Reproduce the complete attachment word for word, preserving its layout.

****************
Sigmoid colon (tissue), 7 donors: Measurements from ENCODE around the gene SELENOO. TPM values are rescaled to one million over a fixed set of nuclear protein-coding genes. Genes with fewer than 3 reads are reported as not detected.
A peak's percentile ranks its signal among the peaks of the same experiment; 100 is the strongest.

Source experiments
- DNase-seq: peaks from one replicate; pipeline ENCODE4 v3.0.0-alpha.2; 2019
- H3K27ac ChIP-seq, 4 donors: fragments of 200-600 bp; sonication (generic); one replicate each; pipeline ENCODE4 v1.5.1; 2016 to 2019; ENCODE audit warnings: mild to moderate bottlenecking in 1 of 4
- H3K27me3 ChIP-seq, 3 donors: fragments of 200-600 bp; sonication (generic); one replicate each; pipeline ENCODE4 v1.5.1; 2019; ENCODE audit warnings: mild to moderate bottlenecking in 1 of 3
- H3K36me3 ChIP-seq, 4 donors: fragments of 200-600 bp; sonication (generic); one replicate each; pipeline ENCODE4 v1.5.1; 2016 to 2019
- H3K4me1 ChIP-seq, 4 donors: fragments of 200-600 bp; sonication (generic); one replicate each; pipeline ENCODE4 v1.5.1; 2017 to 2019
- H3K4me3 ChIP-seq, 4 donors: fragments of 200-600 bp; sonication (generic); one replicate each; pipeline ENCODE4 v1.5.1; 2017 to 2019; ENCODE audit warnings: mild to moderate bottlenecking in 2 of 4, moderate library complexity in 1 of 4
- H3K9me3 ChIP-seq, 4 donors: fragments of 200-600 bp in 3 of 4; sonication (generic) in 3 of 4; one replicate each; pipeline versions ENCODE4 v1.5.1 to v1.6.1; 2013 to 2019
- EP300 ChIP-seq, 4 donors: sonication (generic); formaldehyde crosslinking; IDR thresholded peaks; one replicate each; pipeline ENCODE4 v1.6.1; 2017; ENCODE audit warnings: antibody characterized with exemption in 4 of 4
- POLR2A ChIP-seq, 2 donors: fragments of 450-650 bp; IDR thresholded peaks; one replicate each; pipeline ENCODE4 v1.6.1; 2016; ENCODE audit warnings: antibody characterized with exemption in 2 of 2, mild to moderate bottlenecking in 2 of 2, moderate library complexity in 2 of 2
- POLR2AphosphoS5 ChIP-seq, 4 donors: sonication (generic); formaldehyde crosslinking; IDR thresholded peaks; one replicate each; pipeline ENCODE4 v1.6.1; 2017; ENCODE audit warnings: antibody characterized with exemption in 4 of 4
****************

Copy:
Sigmoid colon (tissue), 7 donors: Measurements from ENCODE around the gene SELENOO. TPM values are rescaled to one million over a fixed set of nuclear protein-coding genes. Genes with fewer than 3 reads are reported as not detected.
A peak's percentile ranks its signal among the peaks of the same experiment; 100 is the strongest.

Source experiments
- DNase-seq: peaks from one replicate; pipeline ENCODE4 v3.0.0-alpha.2; 2019
- H3K27ac ChIP-seq, 4 donors: fragments of 200-600 bp; sonication (generic); one replicate each; pipeline ENCODE4 v1.5.1; 2016 to 2019; ENCODE audit warnings: mild to moderate bottlenecking in 1 of 4
- H3K27me3 ChIP-seq, 3 donors: fragments of 200-600 bp; sonication (generic); one replicate each; pipeline ENCODE4 v1.5.1; 2019; ENCODE audit warnings: mild to moderate bottlenecking in 1 of 3
- H3K36me3 ChIP-seq, 4 donors: fragments of 200-600 bp; sonication (generic); one replicate each; pipeline ENCODE4 v1.5.1; 2016 to 2019
- H3K4me1 ChIP-seq, 4 donors: fragments of 200-600 bp; sonication (generic); one replicate each; pipeline ENCODE4 v1.5.1; 2017 to 2019
- H3K4me3 ChIP-seq, 4 donors: fragments of 200-600 bp; sonication (generic); one replicate each; pipeline ENCODE4 v1.5.1; 2017 to 2019; ENCODE audit warnings: mild to moderate bottlenecking in 2 of 4, moderate library complexity in 1 of 4
- H3K9me3 ChIP-seq, 4 donors: fragments of 200-600 bp in 3 of 4; sonication (generic) in 3 of 4; one replicate each; pipeline versions ENCODE4 v1.5.1 to v1.6.1; 2013 to 2019
- EP300 ChIP-seq, 4 donors: sonication (generic); formaldehyde crosslinking; IDR thresholded peaks; one replicate each; pipeline ENCODE4 v1.6.1; 2017; ENCODE audit warnings: antibody characterized with exemption in 4 of 4
- POLR2A ChIP-seq, 2 donors: fragments of 450-650 bp; IDR thresholded peaks; one replicate each; pipeline ENCODE4 v1.6.1; 2016; ENCODE audit warnings: antibody characterized with exemption in 2 of 2, mild to moderate bottlenecking in 2 of 2, moderate library complexity in 2 of 2
- POLR2AphosphoS5 ChIP-seq, 4 donors: sonication (generic); formaldehyde crosslinking; IDR thresholded peaks; one replicate each; pipeline ENCODE4 v1.6.1; 2017; ENCODE audit warnings: antibody characterized with exemption in 4 of 4